Student-staff partnerships: seven strategies for adopting inclusive practices
Student-staff partnerships can support skills development and enrich courses, as well as offer life-changing professional and academic opportunities for diverse students. Here, Madelaine-Marie Judd and Brooke Szücs encourage others to embrace this ethos
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Student-staff partnerships can offer students a chance to see the behind-the-scenes mechanisms of the university, become actively involved in decision-making processes, or develop their employability capabilities. For staff, they offer insights into the student experience that may lead to enriched courses, programmes or activities.
Student-staff partnerships, and student representation more generally, have gained prominence and influence in the past decade. Their overarching ethos is to question our assumptions about whose knowledge and whose voices matter in higher education. Examples could be incorporating an Indigenous perspective into a class on Indigenous education or students with a disability sharing their lived experiences to ensure assessment for an occupational therapy class is relevant. These perspectives allow educators to gain different perspectives and apply their extensive experience to groups new to higher education.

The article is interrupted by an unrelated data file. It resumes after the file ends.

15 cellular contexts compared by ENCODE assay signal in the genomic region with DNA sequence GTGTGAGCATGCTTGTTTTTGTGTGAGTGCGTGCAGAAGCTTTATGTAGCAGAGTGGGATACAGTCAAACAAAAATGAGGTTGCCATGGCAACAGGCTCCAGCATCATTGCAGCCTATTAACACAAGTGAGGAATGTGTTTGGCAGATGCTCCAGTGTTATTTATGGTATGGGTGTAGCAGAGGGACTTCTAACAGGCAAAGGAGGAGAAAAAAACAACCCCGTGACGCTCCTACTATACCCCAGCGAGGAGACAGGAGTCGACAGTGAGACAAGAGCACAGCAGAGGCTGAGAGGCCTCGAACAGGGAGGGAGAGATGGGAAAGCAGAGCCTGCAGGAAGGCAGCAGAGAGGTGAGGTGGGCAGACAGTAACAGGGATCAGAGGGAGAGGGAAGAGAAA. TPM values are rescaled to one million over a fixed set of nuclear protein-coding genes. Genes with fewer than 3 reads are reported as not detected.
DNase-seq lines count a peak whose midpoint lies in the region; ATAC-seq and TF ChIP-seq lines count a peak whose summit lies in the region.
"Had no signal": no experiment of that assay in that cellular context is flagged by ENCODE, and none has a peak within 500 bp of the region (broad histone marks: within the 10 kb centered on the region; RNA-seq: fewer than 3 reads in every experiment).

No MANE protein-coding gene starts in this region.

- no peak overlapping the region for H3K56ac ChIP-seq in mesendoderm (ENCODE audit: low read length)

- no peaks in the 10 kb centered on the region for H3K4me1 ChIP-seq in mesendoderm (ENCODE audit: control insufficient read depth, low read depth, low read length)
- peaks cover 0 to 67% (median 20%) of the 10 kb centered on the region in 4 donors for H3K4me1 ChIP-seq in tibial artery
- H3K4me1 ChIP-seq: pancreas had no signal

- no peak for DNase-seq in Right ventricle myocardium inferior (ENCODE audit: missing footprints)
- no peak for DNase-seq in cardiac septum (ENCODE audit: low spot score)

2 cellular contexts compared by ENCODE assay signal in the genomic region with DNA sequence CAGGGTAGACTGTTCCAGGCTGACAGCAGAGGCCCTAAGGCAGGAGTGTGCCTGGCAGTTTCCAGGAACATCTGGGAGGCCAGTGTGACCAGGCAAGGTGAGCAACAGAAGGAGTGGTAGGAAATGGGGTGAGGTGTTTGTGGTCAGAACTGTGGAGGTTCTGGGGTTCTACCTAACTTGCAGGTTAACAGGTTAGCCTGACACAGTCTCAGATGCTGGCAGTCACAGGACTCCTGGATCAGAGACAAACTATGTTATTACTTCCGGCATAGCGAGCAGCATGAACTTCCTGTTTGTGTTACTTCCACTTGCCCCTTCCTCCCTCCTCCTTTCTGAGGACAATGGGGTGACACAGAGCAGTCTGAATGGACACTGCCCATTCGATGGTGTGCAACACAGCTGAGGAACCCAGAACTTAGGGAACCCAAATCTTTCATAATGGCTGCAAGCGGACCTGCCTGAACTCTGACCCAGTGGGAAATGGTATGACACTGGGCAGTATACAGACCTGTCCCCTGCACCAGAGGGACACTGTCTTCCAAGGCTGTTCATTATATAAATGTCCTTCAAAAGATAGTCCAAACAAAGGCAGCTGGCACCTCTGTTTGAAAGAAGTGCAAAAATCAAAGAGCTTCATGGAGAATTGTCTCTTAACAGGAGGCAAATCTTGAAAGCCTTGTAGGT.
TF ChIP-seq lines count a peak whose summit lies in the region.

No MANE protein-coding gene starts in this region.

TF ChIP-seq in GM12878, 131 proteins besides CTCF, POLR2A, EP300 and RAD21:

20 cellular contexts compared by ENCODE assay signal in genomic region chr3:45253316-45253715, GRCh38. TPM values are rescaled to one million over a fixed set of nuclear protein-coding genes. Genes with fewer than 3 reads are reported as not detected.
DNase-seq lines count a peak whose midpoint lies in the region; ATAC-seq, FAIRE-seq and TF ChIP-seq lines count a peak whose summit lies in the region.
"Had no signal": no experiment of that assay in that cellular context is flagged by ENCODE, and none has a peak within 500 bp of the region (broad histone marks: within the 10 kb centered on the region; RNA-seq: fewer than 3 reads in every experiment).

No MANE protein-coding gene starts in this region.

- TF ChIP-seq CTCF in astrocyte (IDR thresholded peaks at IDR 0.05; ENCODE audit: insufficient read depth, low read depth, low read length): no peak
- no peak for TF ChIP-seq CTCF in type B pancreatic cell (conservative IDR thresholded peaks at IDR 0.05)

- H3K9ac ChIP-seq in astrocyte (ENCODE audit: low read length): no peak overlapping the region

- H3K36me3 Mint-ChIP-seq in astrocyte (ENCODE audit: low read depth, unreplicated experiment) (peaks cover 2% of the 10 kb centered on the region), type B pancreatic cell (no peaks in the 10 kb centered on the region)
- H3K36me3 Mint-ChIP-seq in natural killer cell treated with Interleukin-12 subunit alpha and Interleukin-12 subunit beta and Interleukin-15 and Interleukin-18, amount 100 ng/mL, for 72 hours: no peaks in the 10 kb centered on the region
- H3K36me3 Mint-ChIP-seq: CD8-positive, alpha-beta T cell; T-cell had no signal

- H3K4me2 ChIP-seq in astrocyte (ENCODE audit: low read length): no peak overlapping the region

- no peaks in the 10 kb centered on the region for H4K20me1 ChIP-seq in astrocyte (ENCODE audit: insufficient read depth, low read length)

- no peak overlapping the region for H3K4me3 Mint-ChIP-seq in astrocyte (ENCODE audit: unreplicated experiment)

Despite these benefits, where do student-staff partnerships sit with those who are historically under-represented in higher education, and how do we ensure that our practices actively seek and support those who are often voiceless?
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We have devised seven key strategies to consider when seeking to engage with diverse student cohorts. By adopting inclusive partnership practices, we can co-create courses, programmes, supports and services that speak to the diverse lived experiences of students and thus positively impact the fabric and culture of higher education. This is especially relevant when we acknowledge that the increased intake of non-traditional students has not been reflected in success rates (especially compared with their peers).
1. No grade point average requirements
Avoid specifying grade point average (GPA) requirements and instead open opportunities to collaborate in partnership to all students. Their GPA has no bearing on their ability to meaningfully engage with partnership activities. Although academically high-achieving students are valuable to teams, they do not represent the entire student cohort and are not always able to account for the challenges that other students may face, particularly in terms of curriculum. This approach ensures that the perspectives of the students on the project reflect the general student population, while also providing a wider range of students with opportunities for professional development.
2. Promote the opportunity to students in inclusive ways
A common barrier to student participation is the practice of self-deselection – that is, not applying for opportunities because they judge themselves to lack the required capabilities and experience. To counter this, advertise partnerships in a way that links specific courses with a particular capability that may be developed (for example, anthropology and conducting interviews); this will enable students to connect the lessons from their course to real practice. Alternatively, specifying a “willingness to learn” as a particular technical skill is a good way to open the opportunity to students who want to learn how to storyboard or write a literature review, for example.
3. Create ‘by and for’ partnerships